Beware the cool mom. She says she’d prefer you and your friends not drink, but, if you must, she’d rather you do it in the house, where you’ll at least be safe, which, I promise, you won’t be. She’s against drugs, but will not come down hard on you for it, as long as you keep it at home and let her have a toke, just to make sure it’s on the up-and-up. She’s against pre-marital sex, but says, if you must, because of urges, please not in the car, nor in some dirty motel, but here, in the guest room at the big house by the shore—no, not that room, nor that one, nor that one, nor that one (her house is huge) but in the one at the end of the hall by the maid’s quarters and laundry.

Please hear me now!

No matter if you’ve had an entire case of white-wine coolers or a bottle of schnapps; no matter if you’ve been dating the girl since freshman year and you truly love each other; no matter if you’ve known Mrs. Palmer (“Call me Hadley”) and her husband (“Call him Brad”) since you were 10; no matter if Hadley and Bradley live in one of the swankest houses in Belle Haven, one of the toniest sections of Greenwich, Connecticut, one of the richest towns in America …

Do not go into that room!

The scene of the crimes: the Palmers’ $10 million home on Long Island Sound.

If you don’t believe me, check out the legal papers recently filed in the State Superior Court in Stamford, Connecticut, where 53-year-old Hadley Palmer of Greenwich, after striking a deal with prosecutors, pleaded guilty to three counts of voyeurism and one count of risk of injury to a minor.

In short, inside Hadley’s mansion—a $10 million Victorian on Long Island Sound—a camera or cameras filmed the friends of her children (four) or the children of her friends (once innumerable, now not so many) doing the sort of things people tend to do in private. Evidence includes footage of someone “either naked or in their underwear [made] with the intent to arouse or satisfy the sexual desire of such person (defendant) or any other person.” According to Captain Mark E. Zuccerella, of the Greenwich Police Department, “At least one of the victims was 15 or younger.”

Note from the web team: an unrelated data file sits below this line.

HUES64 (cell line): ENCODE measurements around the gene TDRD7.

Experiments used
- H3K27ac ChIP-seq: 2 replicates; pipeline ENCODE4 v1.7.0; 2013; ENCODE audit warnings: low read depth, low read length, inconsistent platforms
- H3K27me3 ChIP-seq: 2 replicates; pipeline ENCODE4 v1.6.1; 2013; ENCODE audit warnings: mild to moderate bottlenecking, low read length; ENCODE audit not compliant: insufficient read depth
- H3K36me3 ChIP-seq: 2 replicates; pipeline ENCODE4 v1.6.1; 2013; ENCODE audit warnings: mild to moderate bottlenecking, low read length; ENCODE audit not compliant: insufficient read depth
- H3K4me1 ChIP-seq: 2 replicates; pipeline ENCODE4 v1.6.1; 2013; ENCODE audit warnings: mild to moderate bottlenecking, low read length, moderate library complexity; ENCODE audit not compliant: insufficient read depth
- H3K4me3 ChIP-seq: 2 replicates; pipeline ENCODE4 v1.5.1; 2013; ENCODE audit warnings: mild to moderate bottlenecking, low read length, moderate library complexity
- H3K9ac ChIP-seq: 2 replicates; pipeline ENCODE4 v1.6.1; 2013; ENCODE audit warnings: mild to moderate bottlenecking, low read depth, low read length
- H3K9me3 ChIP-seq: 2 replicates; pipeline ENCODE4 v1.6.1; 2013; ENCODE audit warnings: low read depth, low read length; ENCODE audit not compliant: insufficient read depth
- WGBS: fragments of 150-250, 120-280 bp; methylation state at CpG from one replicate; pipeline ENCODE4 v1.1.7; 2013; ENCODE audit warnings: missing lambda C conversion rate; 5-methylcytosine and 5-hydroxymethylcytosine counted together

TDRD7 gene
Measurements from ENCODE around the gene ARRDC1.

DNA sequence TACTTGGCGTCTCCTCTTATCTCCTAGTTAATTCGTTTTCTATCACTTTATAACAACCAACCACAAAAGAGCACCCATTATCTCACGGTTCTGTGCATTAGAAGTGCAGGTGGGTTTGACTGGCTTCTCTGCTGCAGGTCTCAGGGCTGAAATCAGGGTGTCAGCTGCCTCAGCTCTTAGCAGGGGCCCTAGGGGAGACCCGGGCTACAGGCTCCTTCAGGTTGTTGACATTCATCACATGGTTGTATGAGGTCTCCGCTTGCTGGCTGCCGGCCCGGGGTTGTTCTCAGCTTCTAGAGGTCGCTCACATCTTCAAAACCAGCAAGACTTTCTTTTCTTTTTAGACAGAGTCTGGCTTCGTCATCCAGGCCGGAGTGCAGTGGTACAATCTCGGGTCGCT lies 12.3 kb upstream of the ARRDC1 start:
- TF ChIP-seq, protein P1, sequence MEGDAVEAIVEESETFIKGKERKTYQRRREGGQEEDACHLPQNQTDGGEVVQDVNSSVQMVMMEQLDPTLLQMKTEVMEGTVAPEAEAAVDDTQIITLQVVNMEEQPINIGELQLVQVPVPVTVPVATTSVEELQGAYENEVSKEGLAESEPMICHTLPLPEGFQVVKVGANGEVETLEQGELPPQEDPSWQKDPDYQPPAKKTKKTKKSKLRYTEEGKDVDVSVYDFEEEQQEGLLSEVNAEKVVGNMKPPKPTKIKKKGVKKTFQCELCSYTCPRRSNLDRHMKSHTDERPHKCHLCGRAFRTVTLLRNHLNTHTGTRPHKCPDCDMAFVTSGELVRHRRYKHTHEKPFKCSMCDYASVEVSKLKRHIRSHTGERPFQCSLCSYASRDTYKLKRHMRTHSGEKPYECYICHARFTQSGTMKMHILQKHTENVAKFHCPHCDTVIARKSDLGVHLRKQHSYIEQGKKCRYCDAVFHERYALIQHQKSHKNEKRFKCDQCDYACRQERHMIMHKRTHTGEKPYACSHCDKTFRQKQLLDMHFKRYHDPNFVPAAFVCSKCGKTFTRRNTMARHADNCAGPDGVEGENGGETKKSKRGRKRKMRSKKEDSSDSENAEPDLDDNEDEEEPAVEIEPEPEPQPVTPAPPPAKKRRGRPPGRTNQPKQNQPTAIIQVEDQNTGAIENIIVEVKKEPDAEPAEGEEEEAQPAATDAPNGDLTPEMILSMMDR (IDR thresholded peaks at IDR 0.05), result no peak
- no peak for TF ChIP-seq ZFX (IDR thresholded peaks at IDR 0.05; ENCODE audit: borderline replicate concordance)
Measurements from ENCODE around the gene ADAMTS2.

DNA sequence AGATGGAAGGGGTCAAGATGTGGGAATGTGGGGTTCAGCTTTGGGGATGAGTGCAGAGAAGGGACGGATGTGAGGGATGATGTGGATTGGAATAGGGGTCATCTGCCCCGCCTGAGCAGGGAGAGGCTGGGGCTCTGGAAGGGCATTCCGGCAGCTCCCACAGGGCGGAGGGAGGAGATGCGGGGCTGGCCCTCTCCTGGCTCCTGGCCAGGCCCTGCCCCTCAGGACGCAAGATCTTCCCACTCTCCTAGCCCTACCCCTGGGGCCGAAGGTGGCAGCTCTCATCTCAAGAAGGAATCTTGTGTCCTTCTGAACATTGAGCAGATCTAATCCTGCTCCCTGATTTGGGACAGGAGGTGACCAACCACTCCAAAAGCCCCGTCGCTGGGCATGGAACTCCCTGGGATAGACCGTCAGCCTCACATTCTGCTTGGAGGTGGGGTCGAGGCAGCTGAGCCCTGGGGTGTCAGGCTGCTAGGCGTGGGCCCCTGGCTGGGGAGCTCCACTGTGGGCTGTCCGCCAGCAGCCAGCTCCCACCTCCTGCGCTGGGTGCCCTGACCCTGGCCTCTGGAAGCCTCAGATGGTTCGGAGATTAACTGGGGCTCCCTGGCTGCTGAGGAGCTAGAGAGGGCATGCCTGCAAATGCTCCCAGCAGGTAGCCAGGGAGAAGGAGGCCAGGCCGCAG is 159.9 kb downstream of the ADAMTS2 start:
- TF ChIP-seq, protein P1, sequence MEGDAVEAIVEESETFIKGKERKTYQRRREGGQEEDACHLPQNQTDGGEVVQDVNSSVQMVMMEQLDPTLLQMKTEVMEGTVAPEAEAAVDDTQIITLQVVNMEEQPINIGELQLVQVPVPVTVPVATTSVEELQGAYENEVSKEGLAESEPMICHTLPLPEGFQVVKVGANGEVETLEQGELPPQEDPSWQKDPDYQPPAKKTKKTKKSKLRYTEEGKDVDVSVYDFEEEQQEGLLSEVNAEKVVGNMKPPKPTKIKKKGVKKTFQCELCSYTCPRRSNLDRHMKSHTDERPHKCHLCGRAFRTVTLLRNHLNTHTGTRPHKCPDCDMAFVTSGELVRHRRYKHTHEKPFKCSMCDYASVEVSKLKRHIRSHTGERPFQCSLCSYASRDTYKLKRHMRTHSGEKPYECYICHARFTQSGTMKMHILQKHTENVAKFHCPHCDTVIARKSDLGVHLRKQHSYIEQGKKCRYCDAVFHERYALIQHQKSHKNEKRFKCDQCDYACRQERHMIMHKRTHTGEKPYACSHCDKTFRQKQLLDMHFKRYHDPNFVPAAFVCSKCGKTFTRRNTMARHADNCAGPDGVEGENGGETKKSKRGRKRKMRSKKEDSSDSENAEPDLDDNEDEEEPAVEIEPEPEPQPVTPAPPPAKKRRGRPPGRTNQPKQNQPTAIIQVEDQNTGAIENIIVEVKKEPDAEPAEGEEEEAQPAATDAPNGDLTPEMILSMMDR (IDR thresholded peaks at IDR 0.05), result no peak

Inside Hadley’s mansion—a $10 million Victorian on Long Island Sound—a camera or cameras filmed the friends of her children.

“Between 2017 and 2018, the defendant knowingly photographed, filmed and recorded certain individuals without their knowledge or consent, and under circumstances where those individuals were not in plain view, and had a reasonable expectation of privacy, and at least one photograph taken by the defendant depicted a person who was a minor,” Judge John Blawie wrote in the ruling.

There are two pictures to keep in mind when considering the fate of Hadley Palmer, who, not long ago, was a member of the charity-party circuit, the coolest mom in a land of arrested development. The first shows Hadley smiling and blonde beside her husband, Bradley (he looks about like you’d expect), in a black sleeveless dress and a delicate silver necklace posed before a modern painting filled with nudes (foreshadowing) at a benefit in New York City in 2016. The second shows Hadley alone and under arrest, red eyes filled with despair, in a state-issued outfit that looks itchy—that’s the enormity of the fall.